Polygon's review policy, titled Polygon's Review Scores and "The Bump" is about as toothless and cosmetic as policy documents come. There's a pretty lengthy preamble to give the reader context as to why an outlet would have an actual policy to begin with, and this primarily relates to the evolving nature of the game as a product. There's no definitive purpose spelled out in the document, and by that I mean I couldn't tell you what purpose a Polygon review is supposed to serve other than to establish and maintain the site's "legacy and credibility." There is an acknowledgement that reviews are valuable to the site's readership, but also a puzzling commitment to "being as fair as possible to the developers and publishers who pour time and money into the games you play." Is a Polygon review supposed to be a purchase recommendation or an evaluation of a game under ideal conditions? From the policy document, it's difficult to say for sure.

There is one statement in the policy for which I intend to take Polygon to task for though, and it reads as follows:
At Polygon, we operate on the supposition that reviews are a critical evaluation of a game on the day of its release, which the score we assign reflects.
If the review is supposed to be a "critical evaluation of a game on the day of its release," then this should imply a few things that would put it at odds with the typical games website milieu of assessing review code in the weeks leading up to release, sometimes at events held at the publisher's offices. Ideally, a review under this supposition would be conducted using a retail copy of the game. I wouldn't expect them to buy it - publisher supplied would be above board - but the publication's recent review of SimCity along its with subsequent revisions shows just how meaningless the policy and the concept of "The Bump" really is.


To be clear, I'm not alleging that there's any impropriety on the part of the reviewer, Russ Pitts or Polygon's Reviews Editor, Arthur Gies: it is stated in the site's forums, publicly on Twitter, and in the review itself that the game was trialled on "development servers". I am, however, implying that Polygon's review policy is for show only, with its writers being able to point to it as proof of the site's supposed integrity rather than it guiding the site's process and practices.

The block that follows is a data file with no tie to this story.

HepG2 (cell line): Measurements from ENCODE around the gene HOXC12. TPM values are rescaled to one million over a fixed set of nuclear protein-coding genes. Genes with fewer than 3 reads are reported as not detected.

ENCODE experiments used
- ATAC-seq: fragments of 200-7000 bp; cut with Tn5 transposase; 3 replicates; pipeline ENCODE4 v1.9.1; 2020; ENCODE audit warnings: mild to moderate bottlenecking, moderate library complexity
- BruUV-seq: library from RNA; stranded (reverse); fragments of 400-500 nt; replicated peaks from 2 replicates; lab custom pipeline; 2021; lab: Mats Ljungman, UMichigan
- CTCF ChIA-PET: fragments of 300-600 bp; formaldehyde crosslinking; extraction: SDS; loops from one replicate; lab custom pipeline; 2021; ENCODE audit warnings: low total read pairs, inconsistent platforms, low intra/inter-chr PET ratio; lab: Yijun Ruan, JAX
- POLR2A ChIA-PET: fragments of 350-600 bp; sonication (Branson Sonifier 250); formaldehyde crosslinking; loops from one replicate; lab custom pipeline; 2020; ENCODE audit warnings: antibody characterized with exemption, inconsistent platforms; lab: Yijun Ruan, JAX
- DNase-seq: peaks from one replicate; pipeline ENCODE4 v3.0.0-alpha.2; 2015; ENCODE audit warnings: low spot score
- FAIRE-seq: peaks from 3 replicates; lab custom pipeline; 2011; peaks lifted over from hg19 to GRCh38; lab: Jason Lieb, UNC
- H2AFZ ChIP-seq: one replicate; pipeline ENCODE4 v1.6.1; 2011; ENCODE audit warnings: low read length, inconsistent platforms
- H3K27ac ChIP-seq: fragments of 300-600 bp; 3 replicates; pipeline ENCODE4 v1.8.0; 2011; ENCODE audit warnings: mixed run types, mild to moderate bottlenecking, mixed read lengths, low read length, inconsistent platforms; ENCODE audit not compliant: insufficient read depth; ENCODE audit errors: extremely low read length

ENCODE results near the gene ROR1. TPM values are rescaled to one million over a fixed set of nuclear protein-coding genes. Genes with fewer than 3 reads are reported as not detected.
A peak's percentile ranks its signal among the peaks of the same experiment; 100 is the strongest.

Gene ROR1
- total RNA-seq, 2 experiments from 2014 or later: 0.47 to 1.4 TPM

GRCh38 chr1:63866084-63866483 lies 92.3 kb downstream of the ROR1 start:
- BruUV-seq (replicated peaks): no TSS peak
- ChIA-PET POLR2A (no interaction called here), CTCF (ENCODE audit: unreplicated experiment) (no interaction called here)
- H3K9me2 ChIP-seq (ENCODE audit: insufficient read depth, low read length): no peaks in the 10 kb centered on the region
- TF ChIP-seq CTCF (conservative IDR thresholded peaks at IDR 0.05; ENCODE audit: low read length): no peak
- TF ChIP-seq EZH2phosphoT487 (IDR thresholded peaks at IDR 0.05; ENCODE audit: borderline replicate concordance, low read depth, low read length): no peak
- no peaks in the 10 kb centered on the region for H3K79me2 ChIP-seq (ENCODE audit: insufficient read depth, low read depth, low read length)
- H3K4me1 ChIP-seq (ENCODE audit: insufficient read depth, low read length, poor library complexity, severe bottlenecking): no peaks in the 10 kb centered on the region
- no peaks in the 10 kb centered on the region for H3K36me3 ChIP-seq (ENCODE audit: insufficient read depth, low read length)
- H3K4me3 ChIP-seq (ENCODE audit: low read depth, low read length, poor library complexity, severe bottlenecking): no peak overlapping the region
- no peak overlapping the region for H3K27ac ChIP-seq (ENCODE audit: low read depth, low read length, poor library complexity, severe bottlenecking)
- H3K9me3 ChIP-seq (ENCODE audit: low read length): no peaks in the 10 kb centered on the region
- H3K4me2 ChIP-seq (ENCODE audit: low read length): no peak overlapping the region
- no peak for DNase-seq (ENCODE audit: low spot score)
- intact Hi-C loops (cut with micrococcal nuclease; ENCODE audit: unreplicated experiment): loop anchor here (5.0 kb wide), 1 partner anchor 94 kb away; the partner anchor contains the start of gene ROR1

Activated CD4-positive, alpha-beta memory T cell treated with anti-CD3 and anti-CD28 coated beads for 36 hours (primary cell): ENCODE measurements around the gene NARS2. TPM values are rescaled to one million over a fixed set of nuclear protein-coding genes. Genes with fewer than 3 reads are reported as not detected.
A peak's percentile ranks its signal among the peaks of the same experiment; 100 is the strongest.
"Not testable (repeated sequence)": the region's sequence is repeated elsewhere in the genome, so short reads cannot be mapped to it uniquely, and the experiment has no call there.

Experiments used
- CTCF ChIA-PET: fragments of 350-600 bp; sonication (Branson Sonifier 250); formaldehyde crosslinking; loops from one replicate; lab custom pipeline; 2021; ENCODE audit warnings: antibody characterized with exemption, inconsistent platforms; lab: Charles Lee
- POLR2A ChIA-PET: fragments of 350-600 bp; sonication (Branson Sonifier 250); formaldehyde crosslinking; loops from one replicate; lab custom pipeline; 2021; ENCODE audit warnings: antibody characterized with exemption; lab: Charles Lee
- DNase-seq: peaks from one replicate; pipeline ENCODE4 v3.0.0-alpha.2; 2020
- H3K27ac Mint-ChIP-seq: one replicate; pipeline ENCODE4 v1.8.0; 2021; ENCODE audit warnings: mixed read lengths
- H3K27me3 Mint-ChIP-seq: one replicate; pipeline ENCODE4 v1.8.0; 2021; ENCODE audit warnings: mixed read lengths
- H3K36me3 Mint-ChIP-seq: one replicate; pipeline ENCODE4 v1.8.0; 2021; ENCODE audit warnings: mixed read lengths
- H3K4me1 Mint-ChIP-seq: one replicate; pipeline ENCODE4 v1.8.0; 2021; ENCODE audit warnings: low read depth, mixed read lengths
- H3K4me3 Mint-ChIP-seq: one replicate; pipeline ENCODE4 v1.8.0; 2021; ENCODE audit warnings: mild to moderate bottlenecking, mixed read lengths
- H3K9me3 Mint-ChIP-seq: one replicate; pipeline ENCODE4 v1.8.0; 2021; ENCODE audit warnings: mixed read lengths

The flippant references to the testing conditions in the cut-away headed On "Always-Online" effectively highlights how the initial review contravenes the review policy:  "on the day of its release," readers won't be able to play the game "on one of their (EA's) reserved servers," or "offline in a private server environment with no other invited players." A quick Google search reveals a multitude of reports on how readers (and anyone else who purchased SimCity for that matter) endured great trouble playing the game that they paid for on the release date and afterwards.

The employment of The Bump seemed to be at odds with the grand scheme of the broken policy as well. To acknowledge the trouble that most consumers have endured trying to connect to EA's servers and actually play SimCity on release (March 5), Gies employed The Bump and reduced the game's review score from a near-perfect 9.5 to a still respectable 8.0. Just two days later, the score dropped significantly to 4.0 to recognise the withdrawal of certain features that apparently affected Pitts' enjoyment of SimCity. Once again, to quote the policy, review updates are supposed to chart the "timeline of that game's evolution." I would argue that it's not to document launch hiccups.

Polygon's review of another always-online PC title that endured issues with access at launch, Diablo III is proof of my assumptions regarding the intent of the policy. In another cut-away, this time titled Server Issues, Arthur Gies explains why the dungeon crawler's score remained at a perfect 10 with the following:

Ordinarily, my position as Reviews Editor at Polygon is that we review a game as it exists on release day, because our responsibility is to our audience. While we do all we can to maintain due diligence with regards to giving a game every opportunity to deliver, we choose your wallet and your time before the benefit of the doubt. 
But Diablo 3 is different. It's different because Blizzard has a track record spanning almost two decades of games that have become institutions, and they've also run the most popular MMO around for almost eight years. Put simply, Blizzard, more than any developer around, has earned that benefit of the doubt. I believe that the server issues will be resolved. With that in mind, it does both our audience and Diablo 3 a disservice to dwell on that aspect in this review.
So in this case, Blizzard, a high-profile developer that has experience delivering games with online infrastructure is spared the wrath of The Bump as "they've earned the benefit of the doubt." I can't attest to developer Maxis' experience with online-only products, but it's publisher, EA has released a vast catalogue of online-dependent or otherwise enabled titles in a variety of genres. For what reason does the Polygon review team believe that EA is unable to deliver a stable experience? How have they not earned the benefit of the doubt? At least in the case SimCity, Maxis delivered the product in full and withdrew features (and will presumably restore them once the servers become stable), as opposed to Diablo III where the real money auction house and Player versus Player features weren't ready for the release date and took varying amounts of time to be delivered.